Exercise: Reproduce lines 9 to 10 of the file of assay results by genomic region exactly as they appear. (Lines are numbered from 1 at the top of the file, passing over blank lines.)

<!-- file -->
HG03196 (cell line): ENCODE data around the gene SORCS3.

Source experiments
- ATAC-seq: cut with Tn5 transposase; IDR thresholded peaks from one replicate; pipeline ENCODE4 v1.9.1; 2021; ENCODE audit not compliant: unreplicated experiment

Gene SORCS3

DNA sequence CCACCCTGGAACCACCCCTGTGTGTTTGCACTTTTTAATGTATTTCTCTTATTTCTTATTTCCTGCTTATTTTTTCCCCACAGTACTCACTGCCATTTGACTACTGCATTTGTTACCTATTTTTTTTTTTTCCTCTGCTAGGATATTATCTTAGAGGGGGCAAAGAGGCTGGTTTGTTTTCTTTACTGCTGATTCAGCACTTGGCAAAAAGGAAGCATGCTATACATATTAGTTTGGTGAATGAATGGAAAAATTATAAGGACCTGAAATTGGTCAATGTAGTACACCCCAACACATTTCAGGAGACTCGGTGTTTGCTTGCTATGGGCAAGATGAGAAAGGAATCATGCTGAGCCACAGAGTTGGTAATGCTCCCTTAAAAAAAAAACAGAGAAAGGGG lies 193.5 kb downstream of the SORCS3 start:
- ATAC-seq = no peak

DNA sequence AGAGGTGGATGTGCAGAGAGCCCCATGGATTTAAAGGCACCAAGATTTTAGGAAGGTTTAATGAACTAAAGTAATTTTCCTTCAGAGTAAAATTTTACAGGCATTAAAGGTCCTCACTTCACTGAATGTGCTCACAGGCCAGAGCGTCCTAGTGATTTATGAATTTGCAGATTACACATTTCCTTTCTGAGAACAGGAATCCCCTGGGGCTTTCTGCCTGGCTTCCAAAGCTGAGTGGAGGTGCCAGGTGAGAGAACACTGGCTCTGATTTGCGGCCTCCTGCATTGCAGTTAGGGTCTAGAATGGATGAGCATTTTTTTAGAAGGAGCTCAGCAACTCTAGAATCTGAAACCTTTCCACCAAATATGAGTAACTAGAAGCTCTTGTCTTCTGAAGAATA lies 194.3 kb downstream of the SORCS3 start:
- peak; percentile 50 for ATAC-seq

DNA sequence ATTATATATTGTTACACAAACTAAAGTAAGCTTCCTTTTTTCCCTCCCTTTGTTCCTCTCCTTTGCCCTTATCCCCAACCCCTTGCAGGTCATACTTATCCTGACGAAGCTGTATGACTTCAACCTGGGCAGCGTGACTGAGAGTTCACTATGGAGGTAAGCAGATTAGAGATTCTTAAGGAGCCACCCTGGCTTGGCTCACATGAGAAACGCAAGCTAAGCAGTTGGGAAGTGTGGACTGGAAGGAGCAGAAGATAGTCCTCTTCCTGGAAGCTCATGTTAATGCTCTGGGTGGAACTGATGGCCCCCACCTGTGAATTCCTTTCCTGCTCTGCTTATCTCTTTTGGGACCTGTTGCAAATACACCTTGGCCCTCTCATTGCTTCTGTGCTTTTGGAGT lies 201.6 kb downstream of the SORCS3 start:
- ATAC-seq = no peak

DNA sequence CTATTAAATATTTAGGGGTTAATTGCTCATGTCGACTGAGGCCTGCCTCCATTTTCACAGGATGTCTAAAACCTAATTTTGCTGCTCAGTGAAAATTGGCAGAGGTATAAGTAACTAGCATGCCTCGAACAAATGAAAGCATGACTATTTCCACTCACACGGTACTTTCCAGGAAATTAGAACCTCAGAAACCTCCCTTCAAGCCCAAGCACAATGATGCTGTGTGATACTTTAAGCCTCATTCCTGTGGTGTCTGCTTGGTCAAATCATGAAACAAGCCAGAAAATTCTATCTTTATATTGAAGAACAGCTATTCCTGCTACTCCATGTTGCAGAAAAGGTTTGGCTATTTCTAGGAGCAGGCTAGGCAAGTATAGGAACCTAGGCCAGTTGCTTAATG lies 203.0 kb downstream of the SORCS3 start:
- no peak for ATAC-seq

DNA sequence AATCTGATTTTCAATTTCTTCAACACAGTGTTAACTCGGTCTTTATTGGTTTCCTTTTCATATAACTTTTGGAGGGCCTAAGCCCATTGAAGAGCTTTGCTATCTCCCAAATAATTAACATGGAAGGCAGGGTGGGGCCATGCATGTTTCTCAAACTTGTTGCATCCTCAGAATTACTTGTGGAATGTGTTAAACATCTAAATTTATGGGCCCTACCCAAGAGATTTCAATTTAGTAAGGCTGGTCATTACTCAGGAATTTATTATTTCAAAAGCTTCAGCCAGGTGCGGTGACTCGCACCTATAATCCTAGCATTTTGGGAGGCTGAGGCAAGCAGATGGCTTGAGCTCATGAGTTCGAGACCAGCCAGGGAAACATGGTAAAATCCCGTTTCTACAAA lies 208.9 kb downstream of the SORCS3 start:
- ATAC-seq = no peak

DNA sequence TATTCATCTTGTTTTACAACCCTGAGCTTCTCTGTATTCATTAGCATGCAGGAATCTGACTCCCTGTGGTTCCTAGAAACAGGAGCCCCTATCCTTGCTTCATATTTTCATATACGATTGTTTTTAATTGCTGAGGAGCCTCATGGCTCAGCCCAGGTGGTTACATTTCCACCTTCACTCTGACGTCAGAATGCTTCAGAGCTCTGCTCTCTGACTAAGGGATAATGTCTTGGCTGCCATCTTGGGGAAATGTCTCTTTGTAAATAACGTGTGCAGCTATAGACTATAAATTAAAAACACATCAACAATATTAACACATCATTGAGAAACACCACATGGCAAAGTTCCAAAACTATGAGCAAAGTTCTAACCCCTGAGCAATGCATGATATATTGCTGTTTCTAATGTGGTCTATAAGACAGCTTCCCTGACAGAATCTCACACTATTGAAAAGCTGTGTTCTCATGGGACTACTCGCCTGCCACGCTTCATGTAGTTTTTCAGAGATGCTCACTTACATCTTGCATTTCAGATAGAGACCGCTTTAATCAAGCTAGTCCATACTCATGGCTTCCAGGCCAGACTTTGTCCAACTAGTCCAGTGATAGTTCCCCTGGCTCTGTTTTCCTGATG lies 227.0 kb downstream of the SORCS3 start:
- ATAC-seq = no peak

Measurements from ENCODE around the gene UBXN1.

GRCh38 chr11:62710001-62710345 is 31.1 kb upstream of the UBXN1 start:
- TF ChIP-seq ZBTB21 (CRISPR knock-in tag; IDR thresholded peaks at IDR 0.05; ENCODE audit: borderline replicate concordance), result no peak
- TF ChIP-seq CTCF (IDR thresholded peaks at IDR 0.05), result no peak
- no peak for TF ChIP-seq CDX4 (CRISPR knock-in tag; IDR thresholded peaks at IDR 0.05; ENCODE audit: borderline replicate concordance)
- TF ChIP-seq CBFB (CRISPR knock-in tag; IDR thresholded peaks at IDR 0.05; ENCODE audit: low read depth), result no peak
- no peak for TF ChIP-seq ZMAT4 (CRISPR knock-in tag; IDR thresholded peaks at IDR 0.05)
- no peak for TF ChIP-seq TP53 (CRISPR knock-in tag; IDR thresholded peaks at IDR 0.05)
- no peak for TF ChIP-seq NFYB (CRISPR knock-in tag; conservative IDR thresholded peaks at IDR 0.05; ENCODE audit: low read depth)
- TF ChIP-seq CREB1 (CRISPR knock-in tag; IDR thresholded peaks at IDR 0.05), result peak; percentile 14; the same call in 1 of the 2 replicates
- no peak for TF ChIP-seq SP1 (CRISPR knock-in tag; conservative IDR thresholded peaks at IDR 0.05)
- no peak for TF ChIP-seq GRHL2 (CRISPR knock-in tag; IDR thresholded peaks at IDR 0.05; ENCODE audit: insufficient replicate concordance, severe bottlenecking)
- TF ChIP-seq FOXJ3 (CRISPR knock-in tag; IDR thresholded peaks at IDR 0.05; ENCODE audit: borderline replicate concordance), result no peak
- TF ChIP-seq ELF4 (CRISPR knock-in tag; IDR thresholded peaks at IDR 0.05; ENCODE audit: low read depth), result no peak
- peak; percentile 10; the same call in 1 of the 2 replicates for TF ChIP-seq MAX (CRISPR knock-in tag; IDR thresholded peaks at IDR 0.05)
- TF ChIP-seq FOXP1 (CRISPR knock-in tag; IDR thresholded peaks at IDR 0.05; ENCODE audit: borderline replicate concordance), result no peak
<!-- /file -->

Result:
DNA sequence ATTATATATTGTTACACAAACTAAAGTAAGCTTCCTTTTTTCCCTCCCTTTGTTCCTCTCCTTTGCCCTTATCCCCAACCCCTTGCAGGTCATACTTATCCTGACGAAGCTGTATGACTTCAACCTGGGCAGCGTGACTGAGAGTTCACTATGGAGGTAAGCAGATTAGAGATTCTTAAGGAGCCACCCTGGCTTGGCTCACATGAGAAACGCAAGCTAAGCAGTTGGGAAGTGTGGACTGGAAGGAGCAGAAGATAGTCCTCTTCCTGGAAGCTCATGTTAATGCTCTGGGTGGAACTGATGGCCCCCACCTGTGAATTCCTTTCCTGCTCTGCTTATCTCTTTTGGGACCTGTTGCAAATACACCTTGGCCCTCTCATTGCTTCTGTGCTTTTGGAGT lies 201.6 kb downstream of the SORCS3 start:
- ATAC-seq = no peak